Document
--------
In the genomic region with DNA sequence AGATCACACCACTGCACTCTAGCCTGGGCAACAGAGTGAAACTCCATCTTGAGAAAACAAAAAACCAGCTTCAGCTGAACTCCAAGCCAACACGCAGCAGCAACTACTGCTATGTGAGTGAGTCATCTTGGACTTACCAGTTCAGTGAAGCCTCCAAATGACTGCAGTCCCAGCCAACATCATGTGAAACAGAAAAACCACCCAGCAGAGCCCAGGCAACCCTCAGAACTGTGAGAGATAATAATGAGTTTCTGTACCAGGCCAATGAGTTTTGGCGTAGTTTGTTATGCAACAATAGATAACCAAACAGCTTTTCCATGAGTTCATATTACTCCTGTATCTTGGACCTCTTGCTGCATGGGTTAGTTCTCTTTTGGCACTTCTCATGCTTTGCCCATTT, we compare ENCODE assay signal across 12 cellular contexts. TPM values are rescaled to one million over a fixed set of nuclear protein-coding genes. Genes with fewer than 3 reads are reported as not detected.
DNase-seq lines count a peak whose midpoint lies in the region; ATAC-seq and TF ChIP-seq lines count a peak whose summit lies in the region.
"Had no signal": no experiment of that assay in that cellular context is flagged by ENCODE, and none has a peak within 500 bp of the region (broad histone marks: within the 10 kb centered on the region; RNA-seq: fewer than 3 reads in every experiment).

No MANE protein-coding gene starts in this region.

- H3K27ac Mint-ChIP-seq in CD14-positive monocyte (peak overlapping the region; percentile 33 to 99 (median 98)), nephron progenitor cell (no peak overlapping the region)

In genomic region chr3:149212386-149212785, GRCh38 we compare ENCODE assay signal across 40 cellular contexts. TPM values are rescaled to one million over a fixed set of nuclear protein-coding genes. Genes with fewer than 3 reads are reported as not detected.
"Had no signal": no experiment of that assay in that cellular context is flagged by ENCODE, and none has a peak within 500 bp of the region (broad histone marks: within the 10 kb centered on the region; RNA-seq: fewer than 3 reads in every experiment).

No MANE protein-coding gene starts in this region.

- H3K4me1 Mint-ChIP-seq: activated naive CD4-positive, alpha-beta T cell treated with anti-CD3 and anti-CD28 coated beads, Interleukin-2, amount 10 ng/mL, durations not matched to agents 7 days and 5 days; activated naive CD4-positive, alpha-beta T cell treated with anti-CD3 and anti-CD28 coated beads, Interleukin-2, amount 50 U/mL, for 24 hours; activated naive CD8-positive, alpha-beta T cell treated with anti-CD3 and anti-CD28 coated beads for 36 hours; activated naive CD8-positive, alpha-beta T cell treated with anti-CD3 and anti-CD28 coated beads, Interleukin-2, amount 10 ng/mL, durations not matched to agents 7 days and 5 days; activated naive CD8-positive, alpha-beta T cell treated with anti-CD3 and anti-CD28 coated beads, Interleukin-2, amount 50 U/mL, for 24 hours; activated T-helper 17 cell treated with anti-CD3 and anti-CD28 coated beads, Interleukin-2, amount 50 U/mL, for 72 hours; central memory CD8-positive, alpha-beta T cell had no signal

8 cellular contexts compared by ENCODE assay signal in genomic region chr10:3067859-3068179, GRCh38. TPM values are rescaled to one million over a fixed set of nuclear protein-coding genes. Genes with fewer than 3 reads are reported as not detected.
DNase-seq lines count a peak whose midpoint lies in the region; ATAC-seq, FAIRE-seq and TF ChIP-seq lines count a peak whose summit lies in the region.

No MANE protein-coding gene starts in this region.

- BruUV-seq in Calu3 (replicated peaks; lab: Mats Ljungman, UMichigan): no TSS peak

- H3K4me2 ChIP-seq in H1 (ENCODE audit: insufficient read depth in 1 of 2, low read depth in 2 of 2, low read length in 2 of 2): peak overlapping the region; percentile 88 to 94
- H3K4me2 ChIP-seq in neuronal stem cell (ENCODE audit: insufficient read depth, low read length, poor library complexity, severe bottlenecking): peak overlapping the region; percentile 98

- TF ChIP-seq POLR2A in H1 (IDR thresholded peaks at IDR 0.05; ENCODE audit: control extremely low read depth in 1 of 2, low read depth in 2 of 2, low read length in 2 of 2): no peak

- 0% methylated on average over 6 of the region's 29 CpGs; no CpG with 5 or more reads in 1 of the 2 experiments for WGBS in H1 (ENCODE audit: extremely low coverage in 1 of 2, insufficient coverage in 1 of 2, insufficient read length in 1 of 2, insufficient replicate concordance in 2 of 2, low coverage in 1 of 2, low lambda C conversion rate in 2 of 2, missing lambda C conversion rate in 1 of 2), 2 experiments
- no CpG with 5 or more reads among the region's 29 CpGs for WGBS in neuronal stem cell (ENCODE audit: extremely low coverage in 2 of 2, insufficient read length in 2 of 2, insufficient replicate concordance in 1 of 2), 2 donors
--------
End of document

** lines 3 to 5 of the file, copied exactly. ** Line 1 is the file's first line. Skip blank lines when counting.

"Had no signal": no experiment of that assay in that cellular context is flagged by ENCODE, and none has a peak within 500 bp of the region (broad histone marks: within the 10 kb centered on the region; RNA-seq: fewer than 3 reads in every experiment).

No MANE protein-coding gene starts in this region.

- H3K27ac Mint-ChIP-seq in CD14-positive monocyte (peak overlapping the region; percentile 33 to 99 (median 98)), nephron progenitor cell (no peak overlapping the region)